Next I had to visit the Turkish Airlines office to pick up my compensation for my lost luggage when I arrived. When I filled in the paperwork initially, they had told me that I could pick up the compensation when I left Sochi. So imagine my surprise when they said that it wasn’t possible and that I would have to visit the Turkish Airlines office in Amsterdam! There was no reasoning with them, so I moved on.

I passed through security and was surprised that it had been stricter to get into the Olympic Park than it was to get through the airport! Once on the other side, there were minimal chairs for people to sit down, so most sat on the floor, myself included. There was no food available so people were splitting 6-packs of beer from the Duty Free shop and drinking them right there.

The plane boarded and the doors were closed, and what the pilot announced next made me laugh out loud: “Our cabin crew is ready, but the cargo doors are still open and we are not sure what we are waiting for.” The flight was about 30% Canadians, and most of us thought this was hilarious! After sitting at the gate for over an hour, we finally took off.

Istanbul to Amsterdam

I had about an hour and a half layover in Istanbul, which has to be one of the busiest airports I’ve ever been to. First thing I did was check the board for my gate. Of all the flights listed on the board, mine was the only one missing the gate number. Haha! Comedy! So I found some food and wandered the duty free stores for about a half hour and then went to check again. Still nothing. It wasn’t until 40 minutes before flight time that the gate number appeared. It was a ways away, so I ran!

Istanbul Airport

The Istanbul airport doesn’t have enough gates to accommodate all flights, so they have a bus system that takes passengers out to the planes on the tarmac. (I had never shared the road with airplanes before!) After boarding, we sat on the tarmac for about 45 minutes. Finally we were moving and we took a run at the runway for takeoff and suddenly they slammed on the brakes and taxied back to the terminal. Two airline technicians boarded the plane and opened the emergency exits two rows ahead of my seat and next thing I knew they were telling us to gather our belongings and deplane onto waiting buses.

The buses took us about 50 meters to another plane. I watched them unload all the luggage and cargo from the first plane and onto the second plane, and finally 2 hours later, we took off. Whew!

Istanbul Airport

I was grateful to land and deplane at Amsterdam’s familiar Schiphol airport. I half expected that my luggage wouldn’t arrive, but it did. Yay! I found my aunt and cousin who had been waiting for over 2 hours due to the delays and felt immediately at home.

Turkish Airlines

So my next mission was to find the Turkish Airlines desk to deal with this compensation issue. We found the desk. They asked for my luggage claim paperwork, I gave it to them. They said, “This is in Russian.” Um, yes. Yes it is.

After explaining my story, they sent me up to the 7th floor office to someone whose first language is Russian. (Yay!) And it seems that the Sochi office did not fill in the forms properly and it was missing a claim number. Great. So I left it with them to sort out and am expecting an email hopefully today to clean this mess up. Wow!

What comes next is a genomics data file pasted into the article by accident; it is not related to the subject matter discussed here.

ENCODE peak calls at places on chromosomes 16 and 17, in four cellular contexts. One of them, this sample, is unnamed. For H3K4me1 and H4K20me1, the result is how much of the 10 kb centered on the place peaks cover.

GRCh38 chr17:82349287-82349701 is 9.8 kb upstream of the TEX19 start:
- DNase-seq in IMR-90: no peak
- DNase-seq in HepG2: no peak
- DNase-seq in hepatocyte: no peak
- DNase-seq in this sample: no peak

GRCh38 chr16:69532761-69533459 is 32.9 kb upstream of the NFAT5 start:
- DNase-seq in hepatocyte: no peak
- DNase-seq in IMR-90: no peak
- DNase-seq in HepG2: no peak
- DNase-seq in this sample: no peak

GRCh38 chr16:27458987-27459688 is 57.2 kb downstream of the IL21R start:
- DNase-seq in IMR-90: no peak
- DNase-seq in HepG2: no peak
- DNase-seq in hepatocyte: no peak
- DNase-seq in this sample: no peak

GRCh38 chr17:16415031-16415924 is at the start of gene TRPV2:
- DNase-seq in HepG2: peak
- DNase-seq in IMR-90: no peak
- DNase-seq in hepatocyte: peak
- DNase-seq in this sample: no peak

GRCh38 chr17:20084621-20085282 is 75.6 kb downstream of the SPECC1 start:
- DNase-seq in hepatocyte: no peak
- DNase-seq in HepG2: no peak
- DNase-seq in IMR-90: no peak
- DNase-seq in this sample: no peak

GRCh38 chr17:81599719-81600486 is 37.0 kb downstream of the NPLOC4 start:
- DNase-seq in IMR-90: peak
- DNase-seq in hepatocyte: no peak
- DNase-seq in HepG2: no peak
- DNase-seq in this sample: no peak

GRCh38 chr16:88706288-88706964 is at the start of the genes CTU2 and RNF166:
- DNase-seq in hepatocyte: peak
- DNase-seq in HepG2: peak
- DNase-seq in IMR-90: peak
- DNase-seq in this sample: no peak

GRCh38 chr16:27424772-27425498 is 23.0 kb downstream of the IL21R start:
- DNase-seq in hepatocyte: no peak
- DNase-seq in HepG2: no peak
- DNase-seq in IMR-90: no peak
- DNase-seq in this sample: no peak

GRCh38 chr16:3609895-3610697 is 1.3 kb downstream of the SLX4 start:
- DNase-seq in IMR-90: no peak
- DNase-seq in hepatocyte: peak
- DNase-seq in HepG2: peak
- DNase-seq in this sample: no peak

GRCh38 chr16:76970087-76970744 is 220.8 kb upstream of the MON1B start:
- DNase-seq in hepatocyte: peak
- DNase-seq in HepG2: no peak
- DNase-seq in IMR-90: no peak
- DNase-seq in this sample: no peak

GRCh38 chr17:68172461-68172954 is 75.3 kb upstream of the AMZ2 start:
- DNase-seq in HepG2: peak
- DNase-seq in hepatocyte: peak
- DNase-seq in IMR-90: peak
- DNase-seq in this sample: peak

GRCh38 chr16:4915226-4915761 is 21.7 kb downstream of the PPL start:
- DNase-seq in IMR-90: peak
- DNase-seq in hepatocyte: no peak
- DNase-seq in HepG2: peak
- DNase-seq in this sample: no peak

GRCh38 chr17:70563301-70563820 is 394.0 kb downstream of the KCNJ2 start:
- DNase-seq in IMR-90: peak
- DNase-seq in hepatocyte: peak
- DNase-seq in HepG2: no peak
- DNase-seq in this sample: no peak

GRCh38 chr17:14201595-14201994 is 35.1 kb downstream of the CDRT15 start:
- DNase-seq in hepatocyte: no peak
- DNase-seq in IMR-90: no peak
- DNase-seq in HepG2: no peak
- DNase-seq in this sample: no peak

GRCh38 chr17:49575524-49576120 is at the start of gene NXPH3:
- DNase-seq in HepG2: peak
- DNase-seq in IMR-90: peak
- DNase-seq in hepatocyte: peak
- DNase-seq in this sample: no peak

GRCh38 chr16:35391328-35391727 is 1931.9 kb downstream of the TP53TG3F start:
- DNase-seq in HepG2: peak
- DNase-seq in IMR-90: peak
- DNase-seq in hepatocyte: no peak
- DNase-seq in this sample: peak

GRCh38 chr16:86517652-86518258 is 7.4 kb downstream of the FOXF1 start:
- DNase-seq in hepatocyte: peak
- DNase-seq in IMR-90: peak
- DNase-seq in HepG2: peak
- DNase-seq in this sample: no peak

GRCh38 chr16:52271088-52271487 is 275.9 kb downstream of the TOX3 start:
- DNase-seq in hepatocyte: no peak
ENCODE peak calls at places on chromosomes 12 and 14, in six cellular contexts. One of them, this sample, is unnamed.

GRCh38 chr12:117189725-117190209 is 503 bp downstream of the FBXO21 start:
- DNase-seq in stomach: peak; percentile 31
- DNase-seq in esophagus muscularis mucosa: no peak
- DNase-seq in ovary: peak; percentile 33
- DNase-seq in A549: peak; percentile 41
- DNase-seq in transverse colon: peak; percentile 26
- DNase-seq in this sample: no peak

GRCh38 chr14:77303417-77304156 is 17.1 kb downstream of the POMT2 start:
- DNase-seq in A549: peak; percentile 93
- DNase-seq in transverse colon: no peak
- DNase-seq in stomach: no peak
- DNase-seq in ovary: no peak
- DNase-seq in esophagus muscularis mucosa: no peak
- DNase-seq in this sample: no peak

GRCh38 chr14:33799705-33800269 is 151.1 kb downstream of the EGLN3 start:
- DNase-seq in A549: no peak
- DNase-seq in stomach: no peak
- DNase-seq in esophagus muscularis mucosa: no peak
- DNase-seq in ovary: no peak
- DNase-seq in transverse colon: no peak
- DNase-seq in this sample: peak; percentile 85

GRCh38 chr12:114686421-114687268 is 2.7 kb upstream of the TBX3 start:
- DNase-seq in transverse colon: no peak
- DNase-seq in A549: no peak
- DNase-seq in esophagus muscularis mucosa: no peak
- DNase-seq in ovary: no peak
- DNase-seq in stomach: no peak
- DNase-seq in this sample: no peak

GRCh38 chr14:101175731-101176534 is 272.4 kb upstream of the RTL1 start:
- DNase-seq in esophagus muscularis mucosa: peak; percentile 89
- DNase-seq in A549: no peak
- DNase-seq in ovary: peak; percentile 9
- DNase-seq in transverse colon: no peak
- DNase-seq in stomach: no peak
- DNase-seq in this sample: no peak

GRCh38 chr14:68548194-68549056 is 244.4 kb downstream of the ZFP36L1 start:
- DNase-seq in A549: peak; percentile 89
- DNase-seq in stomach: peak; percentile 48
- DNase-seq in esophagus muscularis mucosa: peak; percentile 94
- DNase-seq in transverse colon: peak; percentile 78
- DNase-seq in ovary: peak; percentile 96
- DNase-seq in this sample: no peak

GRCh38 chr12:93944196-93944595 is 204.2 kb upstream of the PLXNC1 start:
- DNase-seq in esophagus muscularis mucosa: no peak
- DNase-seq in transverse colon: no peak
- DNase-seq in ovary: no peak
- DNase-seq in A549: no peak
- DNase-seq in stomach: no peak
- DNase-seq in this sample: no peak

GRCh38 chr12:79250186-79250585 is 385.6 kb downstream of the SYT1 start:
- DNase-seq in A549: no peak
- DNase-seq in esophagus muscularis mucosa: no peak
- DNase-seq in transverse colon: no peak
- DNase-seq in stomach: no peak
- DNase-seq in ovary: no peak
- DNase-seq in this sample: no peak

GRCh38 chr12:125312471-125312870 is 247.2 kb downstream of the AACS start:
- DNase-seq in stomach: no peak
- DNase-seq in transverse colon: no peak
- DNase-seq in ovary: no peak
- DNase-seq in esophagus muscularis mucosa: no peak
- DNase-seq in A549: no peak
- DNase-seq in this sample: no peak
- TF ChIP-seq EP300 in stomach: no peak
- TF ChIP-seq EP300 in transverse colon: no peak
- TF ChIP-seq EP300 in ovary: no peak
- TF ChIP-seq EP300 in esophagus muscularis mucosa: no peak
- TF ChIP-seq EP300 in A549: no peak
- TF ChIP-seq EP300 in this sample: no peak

What Have I Learned?

Through the lost luggage, the claims process, the late flights and unorganized airline offices I have learned a few things:

1. Roll with it.
Stressing is not going to sort anything out any quicker or get you there any faster. Roll with the hand you are dealt and try to keep a sense of humour about the mishaps. It’s a lot healthier to laugh about it than to get upset or cry about it.

2. Everything will work out in the end.
These adventure will  make you a stronger, more experienced person and traveler.

3. Never fly Turkish Airlines again.
Stick to major airlines.

What travel challenges have you experienced? Please share in the comments below.

Muiden, Holland


Muiden, Holland, a set on Flickr.

A Side Trip to London and the 2012 Olympics

Earlier this summer I took a last minute, unexpected trip to the Netherlands for family reasons. It just so happened that it was timed perfectly with the 2012 Summer Olympics in London. So I thought to myself, “should I go to London?” The answer, of course, was, “hells yes, you should go to London!!” I was already most of the way there, and all that stood between me and experiencing that amazing Olympic energy again was a small puddle jump across the English Channel! I know I would have regretted it, had I not gone.

So upon a trusted recommendation, I navigated to the EasyJet website, one of Europe’s low cost airlines, and for about $200 CAD I booked my return ticket from Amsterdam to London Gatwick. From there I needed a train ticket to get into London proper. After a quick Google search I came upon the Gatwick Express site, and booked a ticket for about $45 CAD return, which went right to London’s Victoria station. Easy!

Finally, accommodations… I was very fortunate and thankful to the generosity of friends who were in London for the Games, and I was able to stay with them in the flat they had rented in Kensington. Awesome! I was set! On to London!!

As it was my first time in London, I spent a day exploring some of the well known landmarks and historical areas. I started in Hyde Park at Kensington Palace and slowly made my way, mostly on foot, to Big Ben and Westminster Abbey. The best part though (and thanks to James and Greg for giving me the ticket!), was the athletics event at the Olympic stadium! This was my first summer Olympics, so I was very excited about attending an official Olympic event! It was truly amazing to watch the athletic ability of the competitors! Their speed and talent was incredible to watch! I’m so grateful for having these two amazing friends who helped make it all happen for me!

I’d also like to send out a HUGE thank you to the Olympic Party Boys, James Mazur and Greg Mazur, for their generosity and hospitality that made my London adventure such an unforgettable experience! You guys are incredible and I’m so very grateful for your friendship and epic awesomeness! Big love to you both! 




For more travel images, please visit my Flickr page.